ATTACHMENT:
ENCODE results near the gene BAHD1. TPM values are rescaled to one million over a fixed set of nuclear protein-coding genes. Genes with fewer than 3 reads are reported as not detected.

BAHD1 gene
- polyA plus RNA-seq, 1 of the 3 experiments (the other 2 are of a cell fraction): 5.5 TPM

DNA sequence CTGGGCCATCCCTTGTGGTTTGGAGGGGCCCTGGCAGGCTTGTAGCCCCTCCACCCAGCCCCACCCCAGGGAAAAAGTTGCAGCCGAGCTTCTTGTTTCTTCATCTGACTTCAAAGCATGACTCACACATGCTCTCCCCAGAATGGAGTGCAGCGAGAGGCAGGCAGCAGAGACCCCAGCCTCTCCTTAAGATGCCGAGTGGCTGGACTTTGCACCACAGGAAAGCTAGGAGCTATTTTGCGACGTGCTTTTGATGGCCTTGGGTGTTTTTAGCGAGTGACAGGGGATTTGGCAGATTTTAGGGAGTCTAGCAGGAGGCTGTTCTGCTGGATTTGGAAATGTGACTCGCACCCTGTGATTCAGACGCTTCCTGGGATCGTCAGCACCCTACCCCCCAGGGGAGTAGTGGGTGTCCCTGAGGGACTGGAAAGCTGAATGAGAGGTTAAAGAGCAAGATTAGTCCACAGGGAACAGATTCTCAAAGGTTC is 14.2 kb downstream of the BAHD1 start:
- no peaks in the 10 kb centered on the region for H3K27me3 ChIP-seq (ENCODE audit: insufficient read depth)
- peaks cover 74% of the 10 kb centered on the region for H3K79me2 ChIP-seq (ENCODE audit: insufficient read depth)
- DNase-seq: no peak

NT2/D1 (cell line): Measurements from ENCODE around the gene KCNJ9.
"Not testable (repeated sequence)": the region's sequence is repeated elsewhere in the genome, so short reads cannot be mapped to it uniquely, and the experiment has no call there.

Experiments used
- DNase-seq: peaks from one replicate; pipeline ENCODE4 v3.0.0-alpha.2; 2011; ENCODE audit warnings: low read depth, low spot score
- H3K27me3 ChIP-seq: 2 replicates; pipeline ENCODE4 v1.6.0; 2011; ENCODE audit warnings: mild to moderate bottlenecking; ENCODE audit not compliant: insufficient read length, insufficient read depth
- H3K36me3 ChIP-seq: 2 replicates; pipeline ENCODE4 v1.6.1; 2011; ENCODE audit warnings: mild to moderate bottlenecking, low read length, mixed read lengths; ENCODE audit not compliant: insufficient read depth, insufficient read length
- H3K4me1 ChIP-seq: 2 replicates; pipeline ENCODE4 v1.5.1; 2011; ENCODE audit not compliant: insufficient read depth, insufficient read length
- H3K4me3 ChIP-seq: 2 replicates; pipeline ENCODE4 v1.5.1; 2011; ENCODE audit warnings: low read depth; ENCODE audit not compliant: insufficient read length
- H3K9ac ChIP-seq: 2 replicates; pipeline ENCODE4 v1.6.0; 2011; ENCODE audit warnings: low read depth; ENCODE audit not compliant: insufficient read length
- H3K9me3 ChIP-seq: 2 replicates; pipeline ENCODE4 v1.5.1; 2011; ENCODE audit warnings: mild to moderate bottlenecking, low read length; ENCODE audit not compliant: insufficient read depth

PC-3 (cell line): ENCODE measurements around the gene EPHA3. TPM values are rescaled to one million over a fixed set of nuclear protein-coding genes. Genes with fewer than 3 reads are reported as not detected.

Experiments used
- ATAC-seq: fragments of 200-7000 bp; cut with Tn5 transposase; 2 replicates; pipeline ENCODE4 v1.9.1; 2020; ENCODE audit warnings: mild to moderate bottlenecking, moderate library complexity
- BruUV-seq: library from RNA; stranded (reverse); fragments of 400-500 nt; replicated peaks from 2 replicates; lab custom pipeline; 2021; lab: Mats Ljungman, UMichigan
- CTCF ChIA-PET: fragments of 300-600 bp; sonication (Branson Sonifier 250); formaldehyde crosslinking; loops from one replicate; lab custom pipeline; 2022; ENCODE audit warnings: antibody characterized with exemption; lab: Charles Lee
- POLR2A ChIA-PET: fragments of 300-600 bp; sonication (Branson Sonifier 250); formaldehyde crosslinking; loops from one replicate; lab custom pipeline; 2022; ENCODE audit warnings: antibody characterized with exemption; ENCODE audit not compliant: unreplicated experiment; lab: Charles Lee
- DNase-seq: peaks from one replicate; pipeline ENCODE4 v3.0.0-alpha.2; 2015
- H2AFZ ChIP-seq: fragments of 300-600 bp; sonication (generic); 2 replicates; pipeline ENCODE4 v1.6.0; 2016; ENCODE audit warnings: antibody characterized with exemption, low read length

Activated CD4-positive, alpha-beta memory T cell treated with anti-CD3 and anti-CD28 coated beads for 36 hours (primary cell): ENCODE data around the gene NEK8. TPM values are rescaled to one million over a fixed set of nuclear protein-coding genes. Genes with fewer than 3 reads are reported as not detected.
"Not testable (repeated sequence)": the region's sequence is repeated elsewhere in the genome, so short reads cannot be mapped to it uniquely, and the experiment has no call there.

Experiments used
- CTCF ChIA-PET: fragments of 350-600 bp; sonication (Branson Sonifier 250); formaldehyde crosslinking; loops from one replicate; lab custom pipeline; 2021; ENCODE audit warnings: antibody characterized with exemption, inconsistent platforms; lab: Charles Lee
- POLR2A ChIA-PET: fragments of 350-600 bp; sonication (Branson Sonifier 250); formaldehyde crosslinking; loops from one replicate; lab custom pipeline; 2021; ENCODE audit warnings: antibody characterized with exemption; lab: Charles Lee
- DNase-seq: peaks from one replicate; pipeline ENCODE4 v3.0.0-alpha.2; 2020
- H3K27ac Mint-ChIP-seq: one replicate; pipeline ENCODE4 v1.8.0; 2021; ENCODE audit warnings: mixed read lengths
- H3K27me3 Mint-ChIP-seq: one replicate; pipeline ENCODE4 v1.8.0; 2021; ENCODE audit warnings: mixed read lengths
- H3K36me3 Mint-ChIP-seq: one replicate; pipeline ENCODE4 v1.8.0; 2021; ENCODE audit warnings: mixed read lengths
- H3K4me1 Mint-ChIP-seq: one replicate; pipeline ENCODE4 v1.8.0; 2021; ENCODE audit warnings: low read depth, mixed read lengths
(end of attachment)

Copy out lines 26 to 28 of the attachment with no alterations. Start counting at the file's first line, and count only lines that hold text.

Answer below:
Activated CD4-positive, alpha-beta memory T cell treated with anti-CD3 and anti-CD28 coated beads for 36 hours (primary cell): ENCODE data around the gene NEK8. TPM values are rescaled to one million over a fixed set of nuclear protein-coding genes. Genes with fewer than 3 reads are reported as not detected.
"Not testable (repeated sequence)": the region's sequence is repeated elsewhere in the genome, so short reads cannot be mapped to it uniquely, and the experiment has no call there.

Experiments used